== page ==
Excelling as mall food, the chain started as a beachside lemonade and corn dog stand, and is still distinguished by rainbow-colored mandatory headgear. Founder Dave Barham promoted his product at carnivals; now they’re in more than 30 states. A recent acquisition made HDOAS a corporate sibling with Fatburger and Johnny Rockets.

Fatburger on L.A.’s Vermont Avenue.
Minnaert/CC by 3.0

Founded: 1947
Original location: South Central Los Angeles
The Fat in Fatburger means “phat” today; African-American founder Lovie Yancey, born in Bastrop, Texas, named her first stand in segregated L.A. “Mr Fatburger,” in honor of a boyfriend. Its reputation as a FUBU burger stand was fattened, as it were, by Redd Foxx name checking it on Sanford and Son and the Notorious B.I.G. making one of their specials an essence of going back to Cali(fornia). Yancey lived into her 90s and became a philanthropist for the fight against sickle-cell anemia.

The Habit
Founded: 1969
Original location: Santa Barbara
Opened in 1969 as a surfer-friendly restaurant in Santa Barbara, this chain is growing rapidly after its 2020 acquisition by Yum! Brands, which owns a variety of food chains, including KFC, Taco Bell and Pizza Hut. There are currently 30 locations in the USA. A line in Whit Stillman’s film Barcelona claims Europeans despise hamburgers because they never had a good one. That will change when the Habit Burger Grill opens 30 locations in England.

The smiling “Little Foster” mascot.
John Margolies/Roadside America Photograph Archive

Fosters Freeze
Founded: 1947
Original location
: Inglewood
It once was illegal in California to add the word “dairy” to the name of a restaurant. George Foster found this out the hard way after he’d bought the rights to operate Dairy Queens in California. The legally named Fosters Freeze is a venerable franchise, attracting the vintage car crowd (the branch in Pinole has regular rallies). Some of these soft-serve ice cream and burger parlors, such as the Santa Cruz outlet, are becoming historic landmarks.

In-N-Out Burger
Founded: 1948
Original location: Baldwin Park
At one time, the ownership was hedonistically Southern Californian enough to permit references to a certain piece of slang in A Clockwork Orange in their ads: “Get the In-N-Out Urge.” The next generation of ownership was markedly more pious and started putting Bible verses on the french fry bags. Granted, management walks the walk a bit; the company is famous for the highest wages in fast food. Not veering from the original limited menu, it now has 400 locations in eight Western states.

Winchell’s Donuts
Founded: 1948
Original location: Temple City
Still the biggest donut chain in California; Verne Winchell opened the first outlet southeast of Pasadena, and saw it grow to hundreds of branches in the U.S. and overseas. In 2004, it was purchased and merged with the Westside donut operation Yum Yum Donuts.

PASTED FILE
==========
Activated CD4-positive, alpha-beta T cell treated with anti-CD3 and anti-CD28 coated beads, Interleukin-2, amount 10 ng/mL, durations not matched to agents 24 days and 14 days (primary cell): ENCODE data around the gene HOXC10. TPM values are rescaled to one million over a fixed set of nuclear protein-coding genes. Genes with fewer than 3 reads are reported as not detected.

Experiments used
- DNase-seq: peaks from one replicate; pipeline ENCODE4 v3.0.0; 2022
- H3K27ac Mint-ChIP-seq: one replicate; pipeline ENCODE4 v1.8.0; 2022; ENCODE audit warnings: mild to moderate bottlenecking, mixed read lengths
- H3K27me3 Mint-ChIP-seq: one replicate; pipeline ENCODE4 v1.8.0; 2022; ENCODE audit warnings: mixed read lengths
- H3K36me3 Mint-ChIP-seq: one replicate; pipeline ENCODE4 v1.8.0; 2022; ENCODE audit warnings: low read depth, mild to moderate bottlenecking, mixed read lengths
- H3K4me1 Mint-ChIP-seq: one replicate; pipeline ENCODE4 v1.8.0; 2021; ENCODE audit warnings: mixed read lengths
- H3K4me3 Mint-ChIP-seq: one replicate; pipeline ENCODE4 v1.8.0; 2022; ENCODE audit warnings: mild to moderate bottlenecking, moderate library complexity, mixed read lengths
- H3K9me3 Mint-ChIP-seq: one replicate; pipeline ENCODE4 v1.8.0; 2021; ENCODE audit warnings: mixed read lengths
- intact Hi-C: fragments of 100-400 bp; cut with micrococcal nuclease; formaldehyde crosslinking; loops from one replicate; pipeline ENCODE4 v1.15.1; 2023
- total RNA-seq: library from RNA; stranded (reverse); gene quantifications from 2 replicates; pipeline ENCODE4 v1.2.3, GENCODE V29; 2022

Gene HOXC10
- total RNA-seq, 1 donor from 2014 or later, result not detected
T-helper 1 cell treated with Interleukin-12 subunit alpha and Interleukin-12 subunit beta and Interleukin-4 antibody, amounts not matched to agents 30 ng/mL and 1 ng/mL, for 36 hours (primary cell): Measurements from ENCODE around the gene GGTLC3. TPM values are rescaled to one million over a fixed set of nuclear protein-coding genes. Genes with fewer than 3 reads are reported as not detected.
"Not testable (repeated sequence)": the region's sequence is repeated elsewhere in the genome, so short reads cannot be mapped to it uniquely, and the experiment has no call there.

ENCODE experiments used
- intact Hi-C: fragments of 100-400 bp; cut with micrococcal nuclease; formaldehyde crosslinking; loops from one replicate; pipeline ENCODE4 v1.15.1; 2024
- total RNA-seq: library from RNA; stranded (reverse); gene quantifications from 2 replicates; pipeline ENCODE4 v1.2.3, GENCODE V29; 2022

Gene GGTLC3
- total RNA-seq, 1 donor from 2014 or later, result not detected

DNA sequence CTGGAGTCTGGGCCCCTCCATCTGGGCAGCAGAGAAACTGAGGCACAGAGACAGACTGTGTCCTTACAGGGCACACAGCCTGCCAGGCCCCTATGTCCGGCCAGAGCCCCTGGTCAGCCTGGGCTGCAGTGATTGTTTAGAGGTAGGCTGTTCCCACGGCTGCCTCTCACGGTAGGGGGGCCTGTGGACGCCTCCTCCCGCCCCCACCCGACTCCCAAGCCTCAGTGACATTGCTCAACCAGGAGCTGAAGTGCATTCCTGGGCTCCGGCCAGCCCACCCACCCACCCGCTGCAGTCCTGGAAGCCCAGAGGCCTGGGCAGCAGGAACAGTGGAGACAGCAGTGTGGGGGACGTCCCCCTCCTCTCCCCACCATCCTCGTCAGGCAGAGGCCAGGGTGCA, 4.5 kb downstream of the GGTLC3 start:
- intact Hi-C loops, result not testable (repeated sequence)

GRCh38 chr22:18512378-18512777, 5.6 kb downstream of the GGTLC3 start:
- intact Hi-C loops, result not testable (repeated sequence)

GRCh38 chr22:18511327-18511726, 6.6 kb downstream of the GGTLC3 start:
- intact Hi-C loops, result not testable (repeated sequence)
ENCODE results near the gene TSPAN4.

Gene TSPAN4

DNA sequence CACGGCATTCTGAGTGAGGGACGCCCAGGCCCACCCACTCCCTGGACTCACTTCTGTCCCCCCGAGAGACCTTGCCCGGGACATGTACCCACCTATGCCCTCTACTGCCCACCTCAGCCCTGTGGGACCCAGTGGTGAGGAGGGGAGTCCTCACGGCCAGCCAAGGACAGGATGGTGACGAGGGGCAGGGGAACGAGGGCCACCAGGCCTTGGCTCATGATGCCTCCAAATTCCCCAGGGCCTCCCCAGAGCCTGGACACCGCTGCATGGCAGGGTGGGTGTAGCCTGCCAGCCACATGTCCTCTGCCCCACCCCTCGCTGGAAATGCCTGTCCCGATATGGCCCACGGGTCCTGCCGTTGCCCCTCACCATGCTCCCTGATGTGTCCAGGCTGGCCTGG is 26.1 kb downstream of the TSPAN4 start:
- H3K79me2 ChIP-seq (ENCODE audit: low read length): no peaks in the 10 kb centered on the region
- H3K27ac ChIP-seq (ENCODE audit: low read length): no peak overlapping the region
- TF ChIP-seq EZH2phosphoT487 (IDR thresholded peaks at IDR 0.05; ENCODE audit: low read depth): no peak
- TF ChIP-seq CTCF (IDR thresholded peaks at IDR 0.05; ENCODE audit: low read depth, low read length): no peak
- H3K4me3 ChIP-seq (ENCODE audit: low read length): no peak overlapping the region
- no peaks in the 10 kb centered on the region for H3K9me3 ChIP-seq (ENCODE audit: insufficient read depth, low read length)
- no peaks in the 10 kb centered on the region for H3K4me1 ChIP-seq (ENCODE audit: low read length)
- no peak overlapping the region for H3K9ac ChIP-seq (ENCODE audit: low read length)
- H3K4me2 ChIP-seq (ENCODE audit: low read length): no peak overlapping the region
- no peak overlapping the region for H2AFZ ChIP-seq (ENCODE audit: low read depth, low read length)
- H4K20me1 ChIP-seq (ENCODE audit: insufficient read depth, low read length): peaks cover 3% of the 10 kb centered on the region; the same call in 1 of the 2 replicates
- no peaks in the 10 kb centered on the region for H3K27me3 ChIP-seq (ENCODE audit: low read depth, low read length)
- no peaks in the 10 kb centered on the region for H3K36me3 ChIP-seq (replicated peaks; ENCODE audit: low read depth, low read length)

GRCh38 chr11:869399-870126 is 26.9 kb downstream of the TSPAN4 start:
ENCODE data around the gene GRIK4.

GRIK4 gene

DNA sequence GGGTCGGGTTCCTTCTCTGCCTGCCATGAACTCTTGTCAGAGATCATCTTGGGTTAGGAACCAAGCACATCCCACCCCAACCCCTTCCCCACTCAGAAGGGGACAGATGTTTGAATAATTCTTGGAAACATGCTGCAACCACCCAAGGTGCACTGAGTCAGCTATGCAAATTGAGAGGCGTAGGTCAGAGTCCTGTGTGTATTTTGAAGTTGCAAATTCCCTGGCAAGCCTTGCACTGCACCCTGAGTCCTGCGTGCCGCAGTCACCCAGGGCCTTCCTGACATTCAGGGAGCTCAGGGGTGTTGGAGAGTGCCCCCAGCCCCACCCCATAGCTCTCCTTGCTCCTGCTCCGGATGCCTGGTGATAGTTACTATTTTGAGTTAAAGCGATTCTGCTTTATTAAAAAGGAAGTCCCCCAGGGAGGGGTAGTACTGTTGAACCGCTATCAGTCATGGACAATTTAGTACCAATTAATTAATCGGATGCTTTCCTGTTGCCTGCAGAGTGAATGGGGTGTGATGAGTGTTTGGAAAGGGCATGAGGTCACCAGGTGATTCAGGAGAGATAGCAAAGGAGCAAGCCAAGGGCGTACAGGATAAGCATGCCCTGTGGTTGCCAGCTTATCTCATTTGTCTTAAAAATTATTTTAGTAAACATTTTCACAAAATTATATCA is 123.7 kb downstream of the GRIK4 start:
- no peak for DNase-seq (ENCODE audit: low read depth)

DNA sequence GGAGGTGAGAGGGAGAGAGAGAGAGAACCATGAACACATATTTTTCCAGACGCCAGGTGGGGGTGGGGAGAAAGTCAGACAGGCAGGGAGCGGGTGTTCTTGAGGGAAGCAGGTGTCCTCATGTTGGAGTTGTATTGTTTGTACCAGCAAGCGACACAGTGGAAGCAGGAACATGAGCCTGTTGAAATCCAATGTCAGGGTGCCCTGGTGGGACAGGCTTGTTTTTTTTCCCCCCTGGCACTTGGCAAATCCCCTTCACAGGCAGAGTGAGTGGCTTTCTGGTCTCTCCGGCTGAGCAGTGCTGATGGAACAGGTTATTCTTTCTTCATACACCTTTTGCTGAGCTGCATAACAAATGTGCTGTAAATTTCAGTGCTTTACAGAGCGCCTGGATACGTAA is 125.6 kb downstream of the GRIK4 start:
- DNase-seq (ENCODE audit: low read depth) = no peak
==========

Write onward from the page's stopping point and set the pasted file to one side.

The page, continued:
The Hat’s classic neon sign.
palebear/CC BY-SA 2.0

The Hat
Founded: 1951
Original Location: Boyle Heights
Boyle Heights was once the biggest Jewish enclave on the West Coast. The original Canter’s Deli was located there years before it came to its more familiar location on Fairfax. (There are too many Jewish show business legends buried near Boyle Heights to name, but a boss like Louis Mayer and a stooge like Jerome Howard give an idea of the range.) One living memory of the old days is the Hat, with the neon toque advertising the famous pastrami dip sandwiches; it’s now mostly a feature of the San Gabriel Valley.

Jack in the Box in Willits, one of many along Highway 1.
Coolcaesar/CC BY-SA 3.0

Jack in the Box
Founded: 1951
Original Location: San Diego
Anchorage’s Chatterbox restaurant had a remote drive-through ordering system; San Diego restaurateur Robert O. Peterson purchased the equipment and turned his existing El Cajon stand into a primarily drive-through operation. And Jack in the Box would soon take over the Southwest. The hook for kids was the clown-head over the two way radio that would “talk to you” as it took your order. Aside from the piquant secret sauce on the Bonus Jack and superior milkshakes, it’s the advertising that amazes. Worries that the brand was becoming indistinct ended with an ad campaign where the clown was detonated; those who have seen some of the best TV ads around know about a newly humanoid Jack’s triumphant return as CEO.

The original architectural style of Der Wienerschnitzel, as seen in Whittier.
Northwalker/CC0 1.0 DEED

Founded: 1962
Original location: Wilmington
In the masterpiece movie The Palm Beach Story, a hard-of-hearing elderly hot dog tycoon, Robert Dudley’s Texas Weenie King, shares advice regarding hot dogs: “Lay off ’em, you’ll live longer.” A life without hot dogs would be a long, sad life. The company first called Der Wienerschnitzel, first opened in one of its distinctive A-frames in the rough-as-a-cob harbor town of Wilmington in 1961. Viennese are insulted to find out that actual wiener schnitzel, a pounded breaded cutlet, has never been served there. After a corporate buyout, Tastee-Freez soft serve ice cream now share spaces with the hot dogs. The corn dogs are highly recommended, as is the pretty credible Chicago-style vegetarian dog.

A Taco Bell in the San Fernando Valley.
Rattatast/Public Domain

Taco Bell
Founded: 1962
Original location: Downey
Glen Bell was scouting restaurants in San Bernardino (the town was the site of the original McDonald brothers’ hamburger stand) and studied a Mexican place famous for hard-shell tacos. Some 7,000 shops later, the Mexican fast food store with its faux-adobe façade is one of the most popular brands in the world. Pepsi-Cola is its parent company; demographic changes in the growing Latino population in the USA is reflected by the fact that Taco Bell replaced McDonald’s as an NBA sponsor.

Del Taco
Original location: Yermo (!)
There’s no place on this list that has a more authentic small-town origin—on old Route 66 in the oven-hot Mojave Desert: People who live in Yermo go to Barstow to have a good time. Ed Hackbarth and David Jameson’s original location still stands, though this chain—insanely popular in Orange County—was acquired by Jack in the Box in 2021.

Support California Local

$10 • $25 • $50 • Our Impact
California Canon

Article exploring songs, books, movies and other works from art and culture which feature our beautiful state.

This article is tagged with:
Join Us Today!